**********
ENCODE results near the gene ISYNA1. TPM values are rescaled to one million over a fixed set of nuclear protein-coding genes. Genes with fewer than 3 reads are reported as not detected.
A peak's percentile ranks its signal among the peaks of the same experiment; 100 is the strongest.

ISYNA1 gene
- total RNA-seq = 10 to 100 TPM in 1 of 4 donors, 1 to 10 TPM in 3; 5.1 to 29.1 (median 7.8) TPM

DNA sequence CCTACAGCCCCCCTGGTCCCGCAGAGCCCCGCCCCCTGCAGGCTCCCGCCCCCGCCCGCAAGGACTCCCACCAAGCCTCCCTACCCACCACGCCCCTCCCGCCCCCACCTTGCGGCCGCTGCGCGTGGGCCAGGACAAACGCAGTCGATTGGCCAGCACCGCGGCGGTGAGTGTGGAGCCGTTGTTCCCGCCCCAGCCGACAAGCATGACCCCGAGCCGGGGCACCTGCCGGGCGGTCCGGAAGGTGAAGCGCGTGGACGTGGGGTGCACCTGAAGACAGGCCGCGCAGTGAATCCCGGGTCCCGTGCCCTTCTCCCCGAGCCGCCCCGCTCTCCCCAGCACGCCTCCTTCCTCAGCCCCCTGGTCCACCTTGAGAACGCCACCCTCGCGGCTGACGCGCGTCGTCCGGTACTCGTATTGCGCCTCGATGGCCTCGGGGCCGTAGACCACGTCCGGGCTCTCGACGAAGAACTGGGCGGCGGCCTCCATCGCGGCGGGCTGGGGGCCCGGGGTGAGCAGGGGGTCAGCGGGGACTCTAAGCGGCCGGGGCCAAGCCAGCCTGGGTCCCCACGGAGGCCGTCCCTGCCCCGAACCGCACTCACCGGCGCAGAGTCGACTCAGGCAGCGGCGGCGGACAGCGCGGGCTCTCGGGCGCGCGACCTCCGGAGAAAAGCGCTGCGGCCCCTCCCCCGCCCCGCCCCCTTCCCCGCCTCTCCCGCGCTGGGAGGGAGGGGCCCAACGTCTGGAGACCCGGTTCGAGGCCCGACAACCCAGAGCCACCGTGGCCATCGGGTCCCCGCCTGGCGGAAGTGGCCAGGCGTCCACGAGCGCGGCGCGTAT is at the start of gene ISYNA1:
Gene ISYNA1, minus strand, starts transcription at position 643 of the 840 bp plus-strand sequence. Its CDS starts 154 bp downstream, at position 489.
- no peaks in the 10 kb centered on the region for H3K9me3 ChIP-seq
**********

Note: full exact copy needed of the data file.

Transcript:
ENCODE results near the gene ISYNA1. TPM values are rescaled to one million over a fixed set of nuclear protein-coding genes. Genes with fewer than 3 reads are reported as not detected.
A peak's percentile ranks its signal among the peaks of the same experiment; 100 is the strongest.

ISYNA1 gene
- total RNA-seq = 10 to 100 TPM in 1 of 4 donors, 1 to 10 TPM in 3; 5.1 to 29.1 (median 7.8) TPM

DNA sequence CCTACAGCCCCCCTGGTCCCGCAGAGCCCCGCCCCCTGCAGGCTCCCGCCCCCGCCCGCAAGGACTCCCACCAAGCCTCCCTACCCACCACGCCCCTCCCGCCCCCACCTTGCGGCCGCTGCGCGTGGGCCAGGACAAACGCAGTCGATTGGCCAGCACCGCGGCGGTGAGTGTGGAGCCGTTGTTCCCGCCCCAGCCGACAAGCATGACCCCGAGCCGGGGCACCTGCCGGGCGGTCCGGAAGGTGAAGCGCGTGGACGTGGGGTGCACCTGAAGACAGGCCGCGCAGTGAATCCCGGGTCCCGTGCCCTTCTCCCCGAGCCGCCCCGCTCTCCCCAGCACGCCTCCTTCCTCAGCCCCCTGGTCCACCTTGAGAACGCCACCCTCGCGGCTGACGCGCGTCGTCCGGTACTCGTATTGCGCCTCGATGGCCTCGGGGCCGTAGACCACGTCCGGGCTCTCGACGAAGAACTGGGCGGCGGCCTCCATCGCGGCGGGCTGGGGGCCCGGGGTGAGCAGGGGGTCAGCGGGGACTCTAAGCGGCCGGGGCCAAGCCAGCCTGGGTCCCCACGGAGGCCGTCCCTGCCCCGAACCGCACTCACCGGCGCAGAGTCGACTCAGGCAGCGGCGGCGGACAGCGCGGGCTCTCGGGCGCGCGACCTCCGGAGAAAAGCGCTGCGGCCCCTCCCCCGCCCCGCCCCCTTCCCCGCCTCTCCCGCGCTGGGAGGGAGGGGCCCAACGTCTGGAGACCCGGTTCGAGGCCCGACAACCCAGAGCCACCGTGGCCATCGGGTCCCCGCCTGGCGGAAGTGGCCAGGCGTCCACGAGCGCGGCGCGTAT is at the start of gene ISYNA1:
Gene ISYNA1, minus strand, starts transcription at position 643 of the 840 bp plus-strand sequence. Its CDS starts 154 bp downstream, at position 489.
- no peaks in the 10 kb centered on the region for H3K9me3 ChIP-seq